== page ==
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Fugitive
A person who has escaped from a place or is in hiding, esp. to avoid arrest or persecution.

Imagine with me, if you will, that you’re in your home and suddenly you hear a firm knock at the door. When you open the door, standing before you is a handsome man who appears very polite but in a slight hurry. He asks you if he can come in.

What would you do?

Would you let him in or would you tell him, “I’m sorry. I don’t know you” and close the door? Some would say, “I wouldn’t even answer the door!”

Both of these are good answers but the truth is that we do answer the door and we do “let him in” on a regular basis. Who is he?

He’s the relationship fugitive on the run from his past relationship failures that we often call boyfriend, fiancee, and sometimes, husband.

Last month as I was cleaning out my closet I came across a document that was a few years old. It was a copy of an arrest warrant that belonged to my ex boyfriend. I had known of the warrant but this time, it was as if my eyes were opened. The warrant was regarding a fight that occurred between him and his ex girlfriend. He told me that he pushed and slapped her, knocking her glasses off of her face.  But the warrant said, he “punched the victim in her face”.

I was stunned. The words “he punched her in her face” rang in my heart like a siren. This was a man I was so deeply in love with and did everything within my power to have him in my life. But as I read the copy of the warrant issued for his arrest, I couldn’t help but realize what my willingness to “take him in” actually spelled to the woman he assaulted.

There are countless examples that I can name of where women have completely ignored a man’s past, believing that his future was bright merely because he was with her. But it is not only foolish, it is also dangerous not dig deeper into a man’s past and require that he be accountable for the good, bad and the ugly that it contains.
Here are some signs that will indicate to you whether or not you’re dealing with someone who is a fugitive from his or her past relationships and using their involvement with you as their hide out:

  • He/she refuses to entertain any detailed discussion about their past. This is probably the most obvious red flag. While it is unfair to judge someone merely on their past (we all have one) it is not unfair to expect for someone to be accountable for their mistakes and be able to explain to you how they’ve made amends, if necessary, and worked through those mistakes. If they shut down at the mere mention of their past, you just may be dealing with someone who’s running from their past and seeking shelter with you.
  • It’s his/her ex’s fault. Beware of the man or woman who cannot take personal responsibility for a relationship’s demise. This person’s head is full of blaming thoughts which leaves absolutely no room for them to take personal responsibility for their own actions. While it takes two to tango, it only takes one to be accountable.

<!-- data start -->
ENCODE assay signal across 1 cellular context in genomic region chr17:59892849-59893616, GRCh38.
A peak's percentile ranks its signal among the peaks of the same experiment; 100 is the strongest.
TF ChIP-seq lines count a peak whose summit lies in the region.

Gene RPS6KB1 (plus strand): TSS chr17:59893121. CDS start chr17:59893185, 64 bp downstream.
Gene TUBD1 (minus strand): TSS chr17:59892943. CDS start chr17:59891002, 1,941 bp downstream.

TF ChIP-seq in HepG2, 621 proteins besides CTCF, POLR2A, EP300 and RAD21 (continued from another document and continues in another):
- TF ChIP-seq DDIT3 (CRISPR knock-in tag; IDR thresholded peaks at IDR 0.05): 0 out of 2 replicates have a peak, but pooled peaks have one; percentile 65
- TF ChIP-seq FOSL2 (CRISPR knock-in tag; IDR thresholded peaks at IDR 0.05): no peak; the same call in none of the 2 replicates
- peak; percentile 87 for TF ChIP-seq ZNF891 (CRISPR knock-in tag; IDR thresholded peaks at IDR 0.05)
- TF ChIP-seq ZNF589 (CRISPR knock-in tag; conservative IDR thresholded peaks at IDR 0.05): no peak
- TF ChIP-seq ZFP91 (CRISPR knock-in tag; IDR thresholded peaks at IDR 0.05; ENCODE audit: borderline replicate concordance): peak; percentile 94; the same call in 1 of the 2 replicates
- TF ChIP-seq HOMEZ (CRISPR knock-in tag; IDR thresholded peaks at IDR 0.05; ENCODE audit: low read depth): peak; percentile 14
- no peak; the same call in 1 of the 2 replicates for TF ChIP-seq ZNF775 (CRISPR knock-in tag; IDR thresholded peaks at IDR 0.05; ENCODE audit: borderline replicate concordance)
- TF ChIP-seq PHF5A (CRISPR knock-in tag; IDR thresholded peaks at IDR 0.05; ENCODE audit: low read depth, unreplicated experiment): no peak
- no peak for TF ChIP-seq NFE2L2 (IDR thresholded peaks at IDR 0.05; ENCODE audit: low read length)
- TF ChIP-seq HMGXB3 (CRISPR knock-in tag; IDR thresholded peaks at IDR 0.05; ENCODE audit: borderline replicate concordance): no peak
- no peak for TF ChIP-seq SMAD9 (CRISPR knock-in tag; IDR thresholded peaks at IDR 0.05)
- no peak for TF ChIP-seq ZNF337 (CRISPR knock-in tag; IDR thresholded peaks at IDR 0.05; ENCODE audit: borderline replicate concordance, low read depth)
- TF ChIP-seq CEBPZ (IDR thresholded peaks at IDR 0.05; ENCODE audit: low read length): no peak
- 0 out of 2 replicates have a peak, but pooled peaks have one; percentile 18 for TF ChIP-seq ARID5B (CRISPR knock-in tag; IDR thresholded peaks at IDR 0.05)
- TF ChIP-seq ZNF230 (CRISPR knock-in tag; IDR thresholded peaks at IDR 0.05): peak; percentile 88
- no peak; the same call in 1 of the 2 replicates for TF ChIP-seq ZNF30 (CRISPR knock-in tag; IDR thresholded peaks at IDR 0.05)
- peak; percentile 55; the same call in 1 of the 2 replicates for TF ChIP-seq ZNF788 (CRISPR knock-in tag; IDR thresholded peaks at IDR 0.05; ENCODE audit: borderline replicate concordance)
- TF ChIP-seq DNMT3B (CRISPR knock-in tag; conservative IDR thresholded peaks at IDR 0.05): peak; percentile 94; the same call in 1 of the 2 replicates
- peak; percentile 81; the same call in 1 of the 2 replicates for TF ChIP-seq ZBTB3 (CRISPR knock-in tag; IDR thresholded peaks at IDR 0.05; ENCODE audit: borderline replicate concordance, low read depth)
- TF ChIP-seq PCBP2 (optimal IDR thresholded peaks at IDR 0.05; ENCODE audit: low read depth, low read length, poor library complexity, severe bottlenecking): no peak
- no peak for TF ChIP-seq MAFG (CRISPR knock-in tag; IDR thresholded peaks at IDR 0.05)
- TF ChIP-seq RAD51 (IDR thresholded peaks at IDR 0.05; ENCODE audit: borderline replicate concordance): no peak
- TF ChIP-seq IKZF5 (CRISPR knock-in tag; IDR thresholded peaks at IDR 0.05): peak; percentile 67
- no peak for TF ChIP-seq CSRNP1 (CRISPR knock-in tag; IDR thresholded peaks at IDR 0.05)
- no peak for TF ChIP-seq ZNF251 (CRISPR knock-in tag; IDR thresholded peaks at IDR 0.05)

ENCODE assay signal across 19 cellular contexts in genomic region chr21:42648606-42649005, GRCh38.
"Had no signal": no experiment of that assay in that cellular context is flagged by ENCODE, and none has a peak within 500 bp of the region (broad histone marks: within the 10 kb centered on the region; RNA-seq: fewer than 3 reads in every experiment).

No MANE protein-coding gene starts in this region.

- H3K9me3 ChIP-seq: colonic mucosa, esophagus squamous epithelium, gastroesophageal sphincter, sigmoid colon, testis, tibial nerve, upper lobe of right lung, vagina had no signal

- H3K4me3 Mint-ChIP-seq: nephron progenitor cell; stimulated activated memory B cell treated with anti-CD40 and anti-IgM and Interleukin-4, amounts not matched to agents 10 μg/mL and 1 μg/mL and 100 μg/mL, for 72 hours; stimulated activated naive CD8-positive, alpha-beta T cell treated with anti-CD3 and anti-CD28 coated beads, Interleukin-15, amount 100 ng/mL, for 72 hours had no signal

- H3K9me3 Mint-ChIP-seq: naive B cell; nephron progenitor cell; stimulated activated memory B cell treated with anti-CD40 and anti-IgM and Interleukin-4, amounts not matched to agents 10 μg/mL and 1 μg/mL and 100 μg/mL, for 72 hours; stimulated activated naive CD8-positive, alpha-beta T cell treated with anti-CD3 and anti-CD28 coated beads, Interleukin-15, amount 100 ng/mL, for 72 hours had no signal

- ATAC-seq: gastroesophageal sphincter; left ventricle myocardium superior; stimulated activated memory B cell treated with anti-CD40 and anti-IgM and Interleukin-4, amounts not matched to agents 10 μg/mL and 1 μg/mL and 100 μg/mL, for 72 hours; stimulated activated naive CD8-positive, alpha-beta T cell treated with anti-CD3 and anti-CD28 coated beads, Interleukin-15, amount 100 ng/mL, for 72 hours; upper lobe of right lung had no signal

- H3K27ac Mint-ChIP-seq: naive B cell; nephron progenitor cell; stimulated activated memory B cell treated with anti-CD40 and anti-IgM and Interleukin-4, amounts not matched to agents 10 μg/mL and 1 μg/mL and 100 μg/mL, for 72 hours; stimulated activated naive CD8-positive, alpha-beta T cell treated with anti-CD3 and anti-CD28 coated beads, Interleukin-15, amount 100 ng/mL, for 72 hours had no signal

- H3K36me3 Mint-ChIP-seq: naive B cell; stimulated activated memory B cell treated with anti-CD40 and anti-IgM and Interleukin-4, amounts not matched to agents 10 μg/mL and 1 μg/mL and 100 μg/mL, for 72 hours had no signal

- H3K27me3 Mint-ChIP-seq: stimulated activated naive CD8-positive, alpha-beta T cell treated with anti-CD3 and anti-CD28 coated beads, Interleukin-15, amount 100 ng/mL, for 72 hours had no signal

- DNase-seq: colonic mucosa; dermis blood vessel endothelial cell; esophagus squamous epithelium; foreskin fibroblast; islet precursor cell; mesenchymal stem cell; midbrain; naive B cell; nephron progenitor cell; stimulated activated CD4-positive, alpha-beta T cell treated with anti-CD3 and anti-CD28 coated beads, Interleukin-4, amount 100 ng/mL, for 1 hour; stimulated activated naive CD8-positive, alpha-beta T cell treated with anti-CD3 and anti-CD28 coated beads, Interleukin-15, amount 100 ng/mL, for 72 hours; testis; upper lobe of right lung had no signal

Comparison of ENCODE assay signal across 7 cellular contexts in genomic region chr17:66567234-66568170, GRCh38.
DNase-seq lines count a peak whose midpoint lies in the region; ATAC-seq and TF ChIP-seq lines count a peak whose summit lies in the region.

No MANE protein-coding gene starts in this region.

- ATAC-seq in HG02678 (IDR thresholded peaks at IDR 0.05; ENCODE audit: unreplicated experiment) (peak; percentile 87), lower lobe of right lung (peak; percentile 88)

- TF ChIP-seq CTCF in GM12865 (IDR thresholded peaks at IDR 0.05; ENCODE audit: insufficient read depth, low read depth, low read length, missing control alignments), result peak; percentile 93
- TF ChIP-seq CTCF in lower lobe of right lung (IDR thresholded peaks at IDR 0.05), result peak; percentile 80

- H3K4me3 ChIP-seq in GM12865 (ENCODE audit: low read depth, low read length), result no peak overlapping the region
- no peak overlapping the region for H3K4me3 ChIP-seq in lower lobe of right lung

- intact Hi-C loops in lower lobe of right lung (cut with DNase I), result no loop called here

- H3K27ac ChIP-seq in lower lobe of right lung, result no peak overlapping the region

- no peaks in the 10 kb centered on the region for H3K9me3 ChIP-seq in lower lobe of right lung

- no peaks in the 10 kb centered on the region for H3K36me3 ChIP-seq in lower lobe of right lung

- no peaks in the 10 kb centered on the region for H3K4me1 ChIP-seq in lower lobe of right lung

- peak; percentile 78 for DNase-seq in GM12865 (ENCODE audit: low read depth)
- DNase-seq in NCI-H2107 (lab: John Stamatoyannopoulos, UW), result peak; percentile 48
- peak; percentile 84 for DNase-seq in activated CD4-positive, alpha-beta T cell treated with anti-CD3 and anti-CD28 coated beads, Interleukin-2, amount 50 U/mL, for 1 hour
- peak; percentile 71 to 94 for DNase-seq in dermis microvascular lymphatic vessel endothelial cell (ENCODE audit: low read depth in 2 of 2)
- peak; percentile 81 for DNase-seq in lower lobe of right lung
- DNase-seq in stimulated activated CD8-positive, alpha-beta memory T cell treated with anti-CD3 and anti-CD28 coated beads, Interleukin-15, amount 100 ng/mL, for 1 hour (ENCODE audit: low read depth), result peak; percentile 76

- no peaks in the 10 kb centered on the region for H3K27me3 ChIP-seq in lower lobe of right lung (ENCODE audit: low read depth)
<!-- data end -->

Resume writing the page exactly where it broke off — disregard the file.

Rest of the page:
• What’s the hurry? Does he or she seem to be moving a little too fast? While you may be tempted to find this flattering, instead take it as a warning. Remember the handsome man we imagined at the beginning of the post, knocking earnestly at our door asking if he can come in? What if he just robbed the nearby QuickMart? Solid relationships take time to build. Be leery of people who are in a hurry to cohabitate, have a sexual relationship with you and progress towards marriage, all while systematically avoiding direct accountability and questioning of their pasts. That’s a man or woman on the run.

One of the greatest life lessons to learn is that you can’t control other people. But that’s a good thing because the person in need of the most control is SELF. It takes discipline to slow down and consider the bigger picture rather than letting emotions drive every decision you make. There are too many women who content themselves with being in relationships with men who treat them well but refuse to be accountable for children that they’ve created outside of their relationship. There are too many women who like me, knew he put his hands on another woman but said, “He’s never hit me”, so that was “them”. It’s time out for being fugitives in relationships and giving fugitives safe haven in our lives. We must be willing to both ask and answer the tough questions. Accountability is not optional.

It’s not “judging” to expect for a man to explain to you what he’s done about having six children with four different women, particularly if he’s interested in being with YOU. There’s nothing wrong with asking a woman why she’s had so many boyfriends in such a short span of time.

It’s time we required accountability to be front and center in all of our relationships. While it’s tempting to think only of ourselves when it comes to love and happiness, we must make sure that the person we’re enamoured with hasn’t left a trail of victims, for which they refuse to be accountable for.

Otherwise, the person you’re in bed with just might be a fugitive, literally and figuratively.

Have you experienced relationship fugitives in your life?

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